Xbox Project Scarlett is official, following confirmation and a lengthy trailer showcased during Microsoft's E3 2019 keynote presentation. Microsoft's next-gen Xbox console is set to go big, with confirmed details including the ability to output at [email protected], and we've even got a release window to look forward to, too.
Here, we explain everything you need to know about Microsoft's Project Scarlett, including release date details, confirmed features and rumours.
When will Project Scarlett be released?
The million-dollar question is, when can we expect to see Project Scarlett in person? While there were a number of conflicting rumours about the release of the next-gen console prior to Microsoft's announcement, the company put that to bed during the reveal.
Microsoft confirmed that the next-gen Project Scarlett console will ship "Holiday 2020", aka the run-up to Christmas next year. It's not surprising as the Xbox One had a similar release window, and that's also what Sony is aiming for with the PS5.
How much will the next Xbox cost?
Unsurprisingly, this far out from launch Microsoft hasn't given much away when it comes to pricing for the next Xbox. Speaking at the X019 event in London though, Xbox head Phil Spencer told The Verge that unlike with the Xbox One, this time around the company "will not be out of position on power or price.”
That doesn't actually tell us how much the Xbox Two (or whatever it ends up being called) will cost, but at least it sounds like it won't cost much more than the rival PS5.
What should we expect from Project Scarlett?
As Project Scarlett has now officially been outlined by Microsoft, we've split this section into two subsections; confirmed details and rumoured features.
Confirmed Project Scarlett details
Let's start with the (admittedly very few) details revealed by Microsoft at E3 2019 about the upcoming console. Project Scarlett was announced in the form of a shiny new trailer, along with headline specs. First, it's powered by a custom AMD chip capable of providing four times more power than the company's high-end Xbox One X, with claims that the console will provide an eye-watering [email protected] experience.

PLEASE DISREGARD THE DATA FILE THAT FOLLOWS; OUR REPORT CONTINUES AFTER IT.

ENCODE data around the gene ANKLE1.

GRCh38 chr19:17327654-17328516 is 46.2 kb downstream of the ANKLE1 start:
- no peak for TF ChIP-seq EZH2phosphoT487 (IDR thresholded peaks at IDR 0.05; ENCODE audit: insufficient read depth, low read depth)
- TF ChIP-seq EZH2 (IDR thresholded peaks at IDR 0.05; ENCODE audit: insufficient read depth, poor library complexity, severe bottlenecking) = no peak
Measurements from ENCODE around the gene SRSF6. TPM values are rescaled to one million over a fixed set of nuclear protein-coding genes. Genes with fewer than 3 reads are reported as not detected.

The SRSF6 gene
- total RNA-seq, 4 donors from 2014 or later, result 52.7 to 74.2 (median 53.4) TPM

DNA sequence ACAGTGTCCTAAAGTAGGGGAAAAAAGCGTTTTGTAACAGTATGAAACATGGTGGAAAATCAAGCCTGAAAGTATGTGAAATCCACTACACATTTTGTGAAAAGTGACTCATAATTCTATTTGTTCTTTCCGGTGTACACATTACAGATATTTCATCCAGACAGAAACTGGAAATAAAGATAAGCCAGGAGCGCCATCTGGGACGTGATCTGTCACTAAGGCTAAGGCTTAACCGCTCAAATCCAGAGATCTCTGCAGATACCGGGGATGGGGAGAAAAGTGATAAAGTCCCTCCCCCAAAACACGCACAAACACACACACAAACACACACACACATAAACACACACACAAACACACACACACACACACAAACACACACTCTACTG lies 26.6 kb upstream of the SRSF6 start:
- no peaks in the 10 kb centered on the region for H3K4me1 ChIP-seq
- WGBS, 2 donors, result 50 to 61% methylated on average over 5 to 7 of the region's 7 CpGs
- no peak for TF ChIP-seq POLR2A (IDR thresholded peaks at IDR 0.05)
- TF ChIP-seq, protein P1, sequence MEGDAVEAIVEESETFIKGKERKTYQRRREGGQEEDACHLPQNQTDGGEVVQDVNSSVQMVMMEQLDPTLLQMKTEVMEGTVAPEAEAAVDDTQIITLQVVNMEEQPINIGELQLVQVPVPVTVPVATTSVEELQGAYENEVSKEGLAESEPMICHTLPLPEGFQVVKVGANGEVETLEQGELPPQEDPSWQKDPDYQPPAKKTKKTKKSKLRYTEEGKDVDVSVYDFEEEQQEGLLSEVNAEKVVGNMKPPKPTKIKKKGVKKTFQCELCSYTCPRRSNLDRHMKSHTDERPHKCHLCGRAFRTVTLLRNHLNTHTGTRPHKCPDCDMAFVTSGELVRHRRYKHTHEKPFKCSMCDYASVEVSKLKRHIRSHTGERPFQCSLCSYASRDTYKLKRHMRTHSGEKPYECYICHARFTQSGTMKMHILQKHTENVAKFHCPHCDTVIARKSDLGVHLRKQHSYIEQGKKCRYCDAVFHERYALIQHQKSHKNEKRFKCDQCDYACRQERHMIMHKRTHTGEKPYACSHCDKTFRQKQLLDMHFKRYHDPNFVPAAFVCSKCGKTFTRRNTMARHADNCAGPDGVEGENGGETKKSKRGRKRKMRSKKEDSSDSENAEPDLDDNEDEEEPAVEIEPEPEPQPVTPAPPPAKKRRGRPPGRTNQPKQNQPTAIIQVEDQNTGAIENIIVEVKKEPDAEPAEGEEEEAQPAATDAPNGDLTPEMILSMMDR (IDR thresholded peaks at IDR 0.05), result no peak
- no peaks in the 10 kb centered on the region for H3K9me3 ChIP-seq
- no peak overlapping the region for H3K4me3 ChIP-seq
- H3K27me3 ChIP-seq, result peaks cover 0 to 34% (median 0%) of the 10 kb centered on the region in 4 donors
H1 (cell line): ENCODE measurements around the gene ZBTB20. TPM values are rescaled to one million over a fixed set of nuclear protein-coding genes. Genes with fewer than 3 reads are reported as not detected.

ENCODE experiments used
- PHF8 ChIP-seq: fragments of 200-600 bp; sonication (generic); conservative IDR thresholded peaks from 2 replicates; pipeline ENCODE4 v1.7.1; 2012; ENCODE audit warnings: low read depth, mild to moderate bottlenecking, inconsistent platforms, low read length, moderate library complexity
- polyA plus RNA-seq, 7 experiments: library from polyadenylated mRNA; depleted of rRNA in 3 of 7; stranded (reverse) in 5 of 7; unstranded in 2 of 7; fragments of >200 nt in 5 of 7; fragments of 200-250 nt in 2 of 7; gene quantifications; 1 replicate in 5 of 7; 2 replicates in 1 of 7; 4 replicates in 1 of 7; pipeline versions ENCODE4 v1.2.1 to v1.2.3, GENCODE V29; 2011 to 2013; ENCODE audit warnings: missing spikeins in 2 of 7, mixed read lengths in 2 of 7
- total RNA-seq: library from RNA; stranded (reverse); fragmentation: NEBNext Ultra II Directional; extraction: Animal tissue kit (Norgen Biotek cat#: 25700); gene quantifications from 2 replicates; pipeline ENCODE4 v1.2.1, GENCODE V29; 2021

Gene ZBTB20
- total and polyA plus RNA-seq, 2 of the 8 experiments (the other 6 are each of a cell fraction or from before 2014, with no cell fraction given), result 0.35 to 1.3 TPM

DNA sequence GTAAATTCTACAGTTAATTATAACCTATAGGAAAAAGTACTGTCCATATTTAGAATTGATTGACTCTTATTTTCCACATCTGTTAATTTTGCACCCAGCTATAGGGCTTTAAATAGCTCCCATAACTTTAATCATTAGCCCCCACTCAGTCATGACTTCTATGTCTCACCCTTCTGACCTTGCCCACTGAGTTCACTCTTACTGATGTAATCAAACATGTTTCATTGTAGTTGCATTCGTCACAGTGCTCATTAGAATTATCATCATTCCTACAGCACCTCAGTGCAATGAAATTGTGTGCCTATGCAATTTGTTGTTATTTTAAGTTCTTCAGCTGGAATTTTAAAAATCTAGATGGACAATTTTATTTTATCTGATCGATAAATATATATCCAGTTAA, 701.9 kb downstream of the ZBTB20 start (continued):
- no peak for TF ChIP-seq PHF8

Along with upgraded graphical support, the console is set to get an upgrade in the storage department. Current-gen consoles come with mechanical hard drives as standard and as such, gamers are left with noticeably long loading times. That's set to change with the next-gen console, which will offer a fast SSD as standard.
"A console should be built and optimized for one thing and one thing only: gaming," Spencer said during the company's E3 presentation.
And while it's not exciting as a console detail, Microsoft has confirmed that the upcoming Halo Infinite will be a Project Scarlett launch title. At least there's one game worth playing!
You can take a look at the full Project Scarlett reveal here:
Rumoured Project Scarlett features
Based on the release of the Xbox One S and Xbox One X, it’s not a stretch to imagine that Microsoft will keep this format for the Xbox Two – an affordable console for the masses and a high-end console for those with a little more money to spend.
That was what Paul Thurrott originally reported, but he has since released a new report claiming that's no longer the case. According to the new report, Microsoft's sole effort is on Project Scarlett, suggesting that the cheaper variant originally rumoured is no longer in development.
We also assume that the next-gen Xbox will feature AR/VR support. Sony has cashed in on the interest in virtual reality with the PlayStation VR headset, something that Microsoft is yet to do despite the impressive power of the One X, and Sony has promised significant upgrades in the VR department with the PS5.
A late-2018 patent filing could also shed some light onto the next-gen Xbox controllers. As picked up by Windows Latest, Microsoft is looking to truly enhance the controller's trigger technology for the next-gen console. The filings describe motor-driver force-feedback and adjustable tension triggers that could provide developers with the ability to place different levels of resistance on the triggers to match what is happening on-screen.
While that may sound confusing, the tech has wide applications. As explained by Microsoft in the patent application, the trigger could be driven "to simulate a hard stop that effectively adjusts a pull length or range of rotation of the trigger" or "assist the trigger in returning to a fully-extended or “unpressed” posture when a user’ s finger is removed from the trigger".